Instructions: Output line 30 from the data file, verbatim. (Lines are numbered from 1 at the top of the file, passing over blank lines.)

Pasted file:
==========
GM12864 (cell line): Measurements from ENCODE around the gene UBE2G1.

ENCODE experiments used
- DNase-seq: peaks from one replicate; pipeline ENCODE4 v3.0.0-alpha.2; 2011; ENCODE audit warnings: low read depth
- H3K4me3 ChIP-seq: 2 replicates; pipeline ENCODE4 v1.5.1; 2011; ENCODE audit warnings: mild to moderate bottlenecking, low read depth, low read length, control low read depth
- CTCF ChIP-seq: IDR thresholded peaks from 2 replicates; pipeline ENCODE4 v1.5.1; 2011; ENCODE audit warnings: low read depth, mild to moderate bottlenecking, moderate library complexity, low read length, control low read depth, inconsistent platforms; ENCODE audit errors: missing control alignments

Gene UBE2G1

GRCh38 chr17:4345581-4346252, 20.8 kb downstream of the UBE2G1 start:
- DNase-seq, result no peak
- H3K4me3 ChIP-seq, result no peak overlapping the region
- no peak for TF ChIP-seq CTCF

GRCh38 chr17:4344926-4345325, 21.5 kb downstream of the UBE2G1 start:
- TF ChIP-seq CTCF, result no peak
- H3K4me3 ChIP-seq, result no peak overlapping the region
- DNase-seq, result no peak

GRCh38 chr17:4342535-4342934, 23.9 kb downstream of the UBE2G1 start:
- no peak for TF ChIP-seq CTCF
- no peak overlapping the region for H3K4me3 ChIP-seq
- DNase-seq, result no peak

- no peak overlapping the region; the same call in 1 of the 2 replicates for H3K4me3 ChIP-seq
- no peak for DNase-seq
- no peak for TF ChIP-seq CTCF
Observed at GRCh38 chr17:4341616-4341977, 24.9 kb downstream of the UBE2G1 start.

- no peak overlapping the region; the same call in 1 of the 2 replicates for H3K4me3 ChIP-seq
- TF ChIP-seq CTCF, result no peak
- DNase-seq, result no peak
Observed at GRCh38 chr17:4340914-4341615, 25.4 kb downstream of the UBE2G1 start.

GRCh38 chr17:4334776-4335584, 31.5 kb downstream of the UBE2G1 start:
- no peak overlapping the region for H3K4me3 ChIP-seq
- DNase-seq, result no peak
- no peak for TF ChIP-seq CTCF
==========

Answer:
- no peak for TF ChIP-seq CTCF